President of the European Parliament Roberta Metsola has urged European leaders to stop Malta and other countries from selling EU passports.

Dr Metsola was addressing her first EU emergency summit since being elected President in January, following Russia’s invasion of Ukraine.

“The Kremlin has long thought it could buy its way into Europe. It is time to close any loopholes, end the dangerous phenomenon of golden passports that provide a backdoor to European citizenship and ensure that Russian money does not become as critical as Russian gas. At the end of the day, this is how we achieve our strategic autonomy,” Dr Metsola said. 

Locally, pressure is also mounting on the Government to end the Individual Investor Programme (IIP), also known as the golden passports scheme.

Earlier this week, ADPD Chairman Carmel Cacopardo called for the scheme to be scrapped before the EU forced Malta’s hand.

When asked by journalists whether Malta should stop selling passports to Russian citizens, Prime Minister Robert Abela refused to give a direct answer, insisting that the IIP is robust and operates strong due diligence policies.

“Our rejection rate is very high. A strong percentage of applicants are refused citizenship, and that proves how robust the programme is,” he said, while emphasising that the IIP generates substantial revenue for Malta.

While there are concerns that the IIP could be a way for Russian citizens to avoid sanctions, sources who spoke to said this was unlikely to be the case.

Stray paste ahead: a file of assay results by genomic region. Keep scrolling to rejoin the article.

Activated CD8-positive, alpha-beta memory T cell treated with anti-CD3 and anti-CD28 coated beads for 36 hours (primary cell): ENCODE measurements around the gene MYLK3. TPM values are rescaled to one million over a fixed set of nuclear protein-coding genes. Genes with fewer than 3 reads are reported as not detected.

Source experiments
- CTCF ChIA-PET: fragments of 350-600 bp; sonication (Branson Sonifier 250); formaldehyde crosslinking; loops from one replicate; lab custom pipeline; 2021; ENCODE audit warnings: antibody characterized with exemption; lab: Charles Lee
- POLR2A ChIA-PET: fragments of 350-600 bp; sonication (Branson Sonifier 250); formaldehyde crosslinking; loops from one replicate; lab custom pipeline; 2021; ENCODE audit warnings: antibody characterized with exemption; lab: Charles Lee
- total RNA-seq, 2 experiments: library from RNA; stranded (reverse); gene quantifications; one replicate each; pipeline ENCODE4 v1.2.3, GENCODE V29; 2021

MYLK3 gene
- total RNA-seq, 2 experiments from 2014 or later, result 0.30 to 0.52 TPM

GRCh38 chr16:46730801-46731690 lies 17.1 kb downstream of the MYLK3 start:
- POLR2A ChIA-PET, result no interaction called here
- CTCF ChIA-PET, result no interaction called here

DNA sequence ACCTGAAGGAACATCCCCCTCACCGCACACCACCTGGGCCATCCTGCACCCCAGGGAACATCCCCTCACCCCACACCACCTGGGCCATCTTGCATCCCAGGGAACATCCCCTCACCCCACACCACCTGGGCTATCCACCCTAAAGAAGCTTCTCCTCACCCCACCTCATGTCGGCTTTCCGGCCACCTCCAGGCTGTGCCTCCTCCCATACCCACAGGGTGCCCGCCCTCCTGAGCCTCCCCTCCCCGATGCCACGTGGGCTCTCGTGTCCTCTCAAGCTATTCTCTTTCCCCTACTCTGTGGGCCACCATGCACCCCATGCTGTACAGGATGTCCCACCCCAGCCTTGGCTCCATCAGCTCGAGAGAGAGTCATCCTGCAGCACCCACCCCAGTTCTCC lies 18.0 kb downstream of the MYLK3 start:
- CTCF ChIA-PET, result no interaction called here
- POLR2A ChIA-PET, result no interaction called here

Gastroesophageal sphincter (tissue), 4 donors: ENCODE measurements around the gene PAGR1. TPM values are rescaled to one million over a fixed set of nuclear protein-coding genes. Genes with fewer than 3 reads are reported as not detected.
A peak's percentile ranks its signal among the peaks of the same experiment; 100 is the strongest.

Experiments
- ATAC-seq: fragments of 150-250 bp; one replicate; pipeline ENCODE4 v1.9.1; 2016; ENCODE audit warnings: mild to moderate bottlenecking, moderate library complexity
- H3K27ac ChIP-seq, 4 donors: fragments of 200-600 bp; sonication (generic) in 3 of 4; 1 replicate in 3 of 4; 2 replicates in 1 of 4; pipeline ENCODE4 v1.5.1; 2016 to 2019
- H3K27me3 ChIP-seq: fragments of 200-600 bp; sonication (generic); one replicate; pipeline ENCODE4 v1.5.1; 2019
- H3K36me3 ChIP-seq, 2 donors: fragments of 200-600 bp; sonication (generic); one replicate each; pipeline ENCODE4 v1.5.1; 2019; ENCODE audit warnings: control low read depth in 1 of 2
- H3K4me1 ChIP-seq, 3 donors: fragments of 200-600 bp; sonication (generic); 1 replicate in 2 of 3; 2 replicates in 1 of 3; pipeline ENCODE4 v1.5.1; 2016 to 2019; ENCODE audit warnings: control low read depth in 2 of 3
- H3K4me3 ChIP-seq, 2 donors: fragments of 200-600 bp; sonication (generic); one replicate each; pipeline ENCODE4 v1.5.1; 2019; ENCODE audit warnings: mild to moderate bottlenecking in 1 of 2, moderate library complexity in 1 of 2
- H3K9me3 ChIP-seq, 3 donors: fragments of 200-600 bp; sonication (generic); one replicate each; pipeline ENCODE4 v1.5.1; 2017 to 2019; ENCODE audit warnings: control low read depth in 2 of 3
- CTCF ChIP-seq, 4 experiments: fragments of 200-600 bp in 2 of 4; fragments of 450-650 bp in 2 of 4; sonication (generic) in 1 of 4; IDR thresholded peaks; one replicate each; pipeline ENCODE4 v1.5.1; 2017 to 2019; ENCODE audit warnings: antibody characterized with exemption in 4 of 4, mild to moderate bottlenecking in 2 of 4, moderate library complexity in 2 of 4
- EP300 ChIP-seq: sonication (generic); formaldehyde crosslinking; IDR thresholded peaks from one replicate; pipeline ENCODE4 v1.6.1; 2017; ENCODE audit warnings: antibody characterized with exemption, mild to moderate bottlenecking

“When sanctions are issued by the UN, EU and so on, a list of names is drawn up. If a Russian citizen seeking to avoid sanctions were to present a passport of a different nation to trick a financial institution into continuing to provide services, there could be institutions that might not realise it’s the same person. It depends on the systems they have, in terms of search engines and so on. I wouldn’t say that a person who gets a Maltese passport is going to dodge sanctions, because systems should be intelligent enough to flag that person,” he said.

Nevertheless, the expert predicted there would be mounting pressure both locally and from the EU, and called on the Maltese Government to urgently review the IIP.

“Unfortunately over the years, Malta has lent itself to giving oligarchs a loophole. At the very least, a discussion needs to take place. International sanctions are one thing, but we need to decide what we’re going to do as a nation. In horrendous situations like this, where people’s lives are at stake, a country like Malta needs to take the moral high ground,” he said.


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